Last week, a piece of news shook the IT world. The US government had banned federal agencies from using security software from Russian company Kaspersky as the Department of Homeland Security was worried about potential connections between Kaspersky and the Russian secret service. In an unprecedented move, all Kaspersky software now has to be removed from all government PCs within 150 days. Looking closer, a couple a questions arise the most important of which is: is there anything left that is safe to install?moreTOP
One of my earliest memories concerns advertisements on TV. A famous soccer player had just finished shaving and was about to apply his after shave when, would you believe it, the flask was empty! His merry whistling stopped, he hesitated for a moment and then took out another flask to continue with his morning routine. The clip itself was boring but the star appeal affected me and I got my dad the same after shave for Christmas. Recommendations by friends or personal role models are even more effective, especially with young people, and the advertising industry blatantly exploits that.
I recently came upon an offer I could hardly ignore. Amazon's Fire HD 8 was being sold in its basic version for just $50 on "Prime Day". Reason enough to give it a go - it's not like there was anything else to do during my vacation. My reasoning was that, at that price point, I wouldn't be getting a high-end device but it was likewise unlikely that Amazon would market a dud under their own name . Oh the excitement!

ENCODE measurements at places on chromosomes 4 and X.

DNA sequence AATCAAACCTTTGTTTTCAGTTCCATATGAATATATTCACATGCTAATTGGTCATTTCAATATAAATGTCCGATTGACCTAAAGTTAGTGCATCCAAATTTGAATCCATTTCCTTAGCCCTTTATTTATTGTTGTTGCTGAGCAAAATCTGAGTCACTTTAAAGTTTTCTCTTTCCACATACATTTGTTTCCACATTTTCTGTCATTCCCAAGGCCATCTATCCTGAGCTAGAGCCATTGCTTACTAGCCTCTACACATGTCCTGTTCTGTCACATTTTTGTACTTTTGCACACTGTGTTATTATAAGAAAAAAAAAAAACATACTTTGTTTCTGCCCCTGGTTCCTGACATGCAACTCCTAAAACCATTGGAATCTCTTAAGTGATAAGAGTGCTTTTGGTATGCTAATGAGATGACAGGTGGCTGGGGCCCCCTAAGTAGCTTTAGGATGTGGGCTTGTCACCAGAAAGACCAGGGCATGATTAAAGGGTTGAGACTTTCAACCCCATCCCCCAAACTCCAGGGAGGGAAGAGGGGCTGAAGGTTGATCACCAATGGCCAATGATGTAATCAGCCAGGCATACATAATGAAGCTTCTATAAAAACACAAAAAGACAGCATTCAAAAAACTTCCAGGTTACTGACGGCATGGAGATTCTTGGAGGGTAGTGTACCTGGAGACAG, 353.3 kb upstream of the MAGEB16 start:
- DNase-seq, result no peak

Confessions at the sausage stand are rather unusual yet I recently overheard one. A lady was whispering (surprisingly loudly) to her friend that she could remember exactly one phone number by heart. Her cellphone would take care of the others. While I was moving up in line, I thought about this and found I could come up with a total of seven numbers. This raised a question: how much could I really remember without tools?moreTOP
There are some things we don't talk about. Googling oneself, taking vain selfies, stuffing oneself with fast food or looking the other way to avoid conversation - we'd rather keep that to ourselves. The one thing where we always lie is when we're checking off T&Cs. Whether we install programs and updates or make purchases, we usually scroll through the often mile-long terms and conditions at lightning speed to click the "I agree" button. The show must go on after all! What we tend to forget: we're entering into a contract sight unseen.